The Creative Writer - Look around…

…and you'll find great characters everywhere... Now, how do you transport them to your fictional worlds?

Updated - March 05, 2011 06:49 pm IST

Published - March 05, 2011 06:48 pm IST

Hosni Mubarak.

Hosni Mubarak.

Great characters are not born in a writer's head. They live out there in the world from where they invade a writer's consciousness and then take over his or her thoughts so utterly that he or she is obliged to translate them on to the page. In the last month one such character presented himself to me, one Hosni Mubarak of Egypt.

From ever since I can remember, Mubarak has come to mind whenever I have thought of Egypt — before the pyramids and the Nile, before King Tut and Cleopatra. In an age where change is the only constant, he was one immovable object. The Berlin Wall collapsed and with it the entire Soviet bloc and communism in Europe. Saddam Hussein went from being the most feared man in the world to a second-rate dictator weighed down by sanctions to a fugitive who ended his life in the gallows. Four American Presidents served out their terms and headed off into the sunset. But Mubarak continued unfazed. Turn on the TV and there he was — the fleshy face growing out of the shirt collar, the pursed lips and shrunken eyes, the flat head crowned by sparse black hair. What was more, year after year he looked the same, an apt metaphor for his immovability, like someone destined to stay in his fifties forever. No surprise then that he became President at fifty-three.

In stasis

But I didn't see him as interesting. A character has to grow to be interesting, and Mubarak appeared mired in stasis. Moreover, far from brimming with complexities, he was boringly one-dimensional; a stolid dictator, albeit more benevolent than some, with a talent for perpetuating himself at the helm.

And then the last 30 days happened.

For a character stuck so long in stasis, Mubarak grew phenomenally in a matter of days. Grew stunted that is. From a latter-day pharaoh, he metamorphosed into a pathetic old man trying to cling on to power after his time had passed. The hair remained defiantly black, but the face was all jowls and wrinkles with the eyes sunk deep in the sockets and the voice reminiscent of a croak. In his panic, he pitched about like a dinghy in a gale, firing and appointing aides, despatching thugs to intimidate protesters, issuing one meaningless statement after another. Finally, one day, he mercifully quit.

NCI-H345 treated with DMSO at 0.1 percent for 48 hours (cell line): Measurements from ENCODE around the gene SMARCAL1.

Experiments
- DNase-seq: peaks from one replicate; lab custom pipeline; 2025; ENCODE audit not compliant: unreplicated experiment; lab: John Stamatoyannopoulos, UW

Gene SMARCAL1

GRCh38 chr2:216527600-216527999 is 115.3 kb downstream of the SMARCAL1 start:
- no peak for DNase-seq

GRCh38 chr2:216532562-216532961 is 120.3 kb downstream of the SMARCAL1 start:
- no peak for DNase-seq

Now is this Mubarak a worthy character? Undoubtedly. He goes from the imperiousness of a pharaoh to a figure out of Greek tragedy, exuding hubris, pathos, intrigue — all classic elements of great drama and storytelling.

So how would I fictionalise him if I wanted?

In fiction

Well, since I know very little about Egypt, I'd have to remove him from there. Exporting him to India is the logical option. There he will fit nicely as a regional satrap of a national party or the leader of a regional party. Unlike Egypt, India is a democracy and, despite its flaws, holds free and fair elections. So my Mubarak will have to actually win elections to get into office. Merely stuffing the ballot box won't do. To win he will have to be charismatic, rather than appear dour like the real Mubarak. To that end reinventing him in the image of the other world-famous Egyptian, the actor Omar Sharif, should work just fine. With Sharif's face and voice he will be suitably telegenic. And I will give him a pair of dark glasses in his waning years, a la another formerly impregnable Arab leader, Colonel Gaddafi, to convey the impression of a man blind to the changes sweeping round him.

Mubarak came from the military, which has never been known to breed notable Indian politicians. So my Mubarak will need a makeover in that respect. Since I see him as a self-made man, rather than the scion of a political dynasty, he has to be a son of the soil or, since perception is what counts in politics, someone who does a pretty good job of selling himself as one. A popular movie actor with a penchant for playing populist roles comes to mind. After all, role-playing is just as much a part of politics as of the cinema.

So my Mubarak is ready to go. Now I simply have to write his story.

I chose a topical and recognisable example for this exercise in order to illustrate how a real-life person can be transformed into a credible fictional character. You don't have to watch the world news to do that. Great characters inhabit the world around you. They live on your street, ride the bus with you to work, dot the cafes where you have your latte. All you have to do is watch out for them, and then let your imagination go to work.

Vikram Kapur is a well-known novelist and short story writer.

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